SAN ANTONIO - How solid is the house you are sitting in right now? For thousands of people in San Antonio… that's a troubling answer.
Cracked walls and broken concrete are often blamed on the shifting soil of south Texas. But there is often another reason: shifty homebuilders. Your home's foundation may be crumbling underneath you right now. And that may be because your homebuilder took a shortcut when constructing the foundation.
Sherman Henry has cracks in the walls, doors not closing properly and sticking. He even has cracks in the ceiling at his Southwest Side home. The house he's lived in since 1984 is crumbling.
“I feel like I got ripped off,” says Henry.
The 74 year old recently had to hire a company to level part of his house - for the third time. And it's cost him more than $20,000 just to fix this problem.
The problem is the soil underneath - which was brought in by the builder to fill the lot.
"A lot of it is the old clay soil. I mean there very expansive soils,” says Bill Gregson with Hy-Tech Foundation Repair. “These things dry out and you see right now, and you see right now it's got some moisture in it. But when they dry out, they shrink and that's the problem. The house is going up and down just like a yo-yo.”
But a foundation - too weak to handle the fluctuations caused by the expanding and contracting - is also to blame. So the house has to be propped up.
The City of San Antonio has one of the strongest city codes, dictating how a foundation must be built. But the Trouble Shooters uncovered a loophole. Builders can get around the code by simply hiring an engineer to design a new foundation - and get around those tough standards. That can save the builder thousands in construction costs.
Licensed home inspector Mark Eberwine says these foundations that are not built to city code - and are called "engineered foundations" - are turning out to be weak.
“You decrease the amount of concrete you need, the amount of cable, and the amount of steel, and the amount of soil compaction,” says Eberwine.
City records reveal builders have gotten permits for more than 43,000 "engineered foundations" over the past ten years. And a map showing every permit submitted to the city of San Antonio to fix a faulty foundation reveals the problem is equally spread throughout the city.
The home inspector says builders could make stronger foundations by just spending more money.
“It's anywhere from eight hundred dollars to two thousand dollars to beef that foundation up where it is pretty rigid and the likelihood of any foundation problems is minimized,” says Eberwine.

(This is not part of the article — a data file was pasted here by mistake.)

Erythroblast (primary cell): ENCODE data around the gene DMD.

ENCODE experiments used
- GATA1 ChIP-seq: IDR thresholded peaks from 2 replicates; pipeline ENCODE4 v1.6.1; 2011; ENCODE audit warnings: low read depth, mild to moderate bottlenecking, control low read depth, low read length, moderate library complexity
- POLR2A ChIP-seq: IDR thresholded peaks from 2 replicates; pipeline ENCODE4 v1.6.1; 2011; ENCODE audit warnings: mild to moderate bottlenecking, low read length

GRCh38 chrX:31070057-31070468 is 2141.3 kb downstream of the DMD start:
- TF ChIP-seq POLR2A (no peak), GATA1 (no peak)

Attorney Bryan Woods specializes in representing homeowners who wind up buying poorly built homes.
“I personally believe that the foundation especially is not where you should save money,” says Woods.
The lawyer believes cracked foundations start with engineers being pressured by builders to keep up with their high volume construction.
“I’m finding the tremendous amount of work being put on engineers. I'm concluding from that there is no way due care can be exercised in both the design and the inspection,” says Woods.
We wanted to ask area home builders about the practice of using engineered foundations. When we contacted the spokesperson here at the Greater San Antonio Builder's Associations we were told they would find someone who would sit down with us for an interview, but that never happened.
To help you find out if your home is built on an engineered foundation, you can view a list all of the homes in the City of San Antonio where an engineer submitted a report. Click here for that list...
These are public records supplied to WOAI by the City of San Antonio in response to a request under the Texas Public Information Act. The fact that your home is on the list does not mean you have a faulty foundation, instead you should consider checking your home periodically for cracking. In the event you find cracks, you may consider hiring an independent engineer to evaluate the problem before contacting your builder or the company that provides your home warranty.